Shopify has a robust financial position and growth potential. But it has still not achieved the economies of scale, which can make it profitable. Investors have already priced the stock for the next 10 years, thereby making it a risky investment at the current price.

Is Enghouse Systems a good tech buy?

A better investment is Enghouse Systems (TSX:ENGH), which earns revenue by acquiring small software companies. It targets companies operating in niche markets with limited competition, earning healthy recurring revenue. This way, it mitigates the most significant risk of competition and accelerates the strength of recurring revenue.

Software companies have low overhead costs, which help them turn profitable once they have a large customer base. Enghouse has achieved the scale where it has not only become profitable but is steadily increasing its margins. It improved its adjusted EBITDA margin from 25% in fiscal 2016 to 30% in fiscal 2019. It has more than $167 million in net cash, which it can reinvest in purchasing new companies. The stock is currently trading at 48 times its earnings, which is lower than its peer Constellation Software’s valuation of 96.

Foolish takeaway

As Warren Buffett says, don’t invest in a stock you do not want to hold for 10 years. Enghouse can generate 1,000% returns in 10 years by steadily increasing its revenue and profit margins. Shopify is also a good stock at its pre-pandemic price of around $500.

This article represents the opinion of the writer, who may disagree with the “official” recommendation position of a Motley Fool premium service or advisor. We’re Motley! Questioning an investing thesis — even one of our own — helps us all think critically about investing and make decisions that help us become smarter, happier, and richer, so we sometimes publish articles that may not be in line with recommendations, rankings or other content.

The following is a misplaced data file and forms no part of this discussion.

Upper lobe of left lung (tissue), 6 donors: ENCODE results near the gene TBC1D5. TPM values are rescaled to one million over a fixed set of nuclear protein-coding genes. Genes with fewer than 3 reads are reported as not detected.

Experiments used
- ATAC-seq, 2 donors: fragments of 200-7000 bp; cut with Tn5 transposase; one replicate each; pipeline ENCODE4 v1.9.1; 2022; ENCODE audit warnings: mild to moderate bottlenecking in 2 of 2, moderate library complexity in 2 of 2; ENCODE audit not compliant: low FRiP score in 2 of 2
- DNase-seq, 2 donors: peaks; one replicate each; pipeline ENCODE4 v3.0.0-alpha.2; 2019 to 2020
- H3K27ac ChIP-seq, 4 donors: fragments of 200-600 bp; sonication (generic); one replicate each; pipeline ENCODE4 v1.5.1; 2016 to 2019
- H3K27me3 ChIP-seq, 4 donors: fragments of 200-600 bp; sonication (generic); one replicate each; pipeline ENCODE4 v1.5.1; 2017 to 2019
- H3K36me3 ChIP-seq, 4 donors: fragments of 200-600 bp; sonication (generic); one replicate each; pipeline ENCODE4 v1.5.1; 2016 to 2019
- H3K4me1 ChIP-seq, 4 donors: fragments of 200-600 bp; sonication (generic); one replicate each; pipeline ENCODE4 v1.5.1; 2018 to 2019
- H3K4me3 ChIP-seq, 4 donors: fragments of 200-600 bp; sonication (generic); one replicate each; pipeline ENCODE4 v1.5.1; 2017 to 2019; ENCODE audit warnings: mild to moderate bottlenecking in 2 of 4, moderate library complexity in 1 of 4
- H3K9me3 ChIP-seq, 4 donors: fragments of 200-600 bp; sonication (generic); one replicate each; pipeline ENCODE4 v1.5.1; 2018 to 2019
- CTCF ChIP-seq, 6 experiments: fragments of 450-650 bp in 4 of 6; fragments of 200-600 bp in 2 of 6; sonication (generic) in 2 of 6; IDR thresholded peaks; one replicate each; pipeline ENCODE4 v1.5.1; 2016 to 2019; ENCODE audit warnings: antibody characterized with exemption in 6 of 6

John Mackey, CEO of Whole Foods Market, an Amazon subsidiary, is a member of The Motley Fool’s board of directors. Suzanne Frey, an executive at Alphabet, is a member of The Motley Fool’s board of directors. Teresa Kersten, an employee of LinkedIn, a Microsoft subsidiary, is a member of The Motley Fool’s board of directors. Fool contributor Puja Tayal has no position in any of the stocks mentioned. David Gardner owns shares of Alphabet (A shares), Alphabet (C shares), Amazon, and Apple. Tom Gardner owns shares of Alphabet (A shares), Alphabet (C shares), Shopify, and Square. The Motley Fool owns shares of and recommends Alphabet (A shares), Alphabet (C shares), Amazon, Apple, Berkshire Hathaway (B shares), Constellation Software, Microsoft, Shopify, Shopify, and Square. The Motley Fool recommends Enghouse Systems Ltd and recommends the following options: long January 2021 $200 calls on Berkshire Hathaway (B shares), short January 2021 $200 puts on Berkshire Hathaway (B shares), long January 2021 $85 calls on Microsoft, short January 2021 $115 calls on Microsoft, short September 2020 $70 puts on Square, short June 2020 $205 calls on Berkshire Hathaway (B shares), short January 2022 $1940 calls on Amazon, and long January 2022 $1920 calls on Amazon.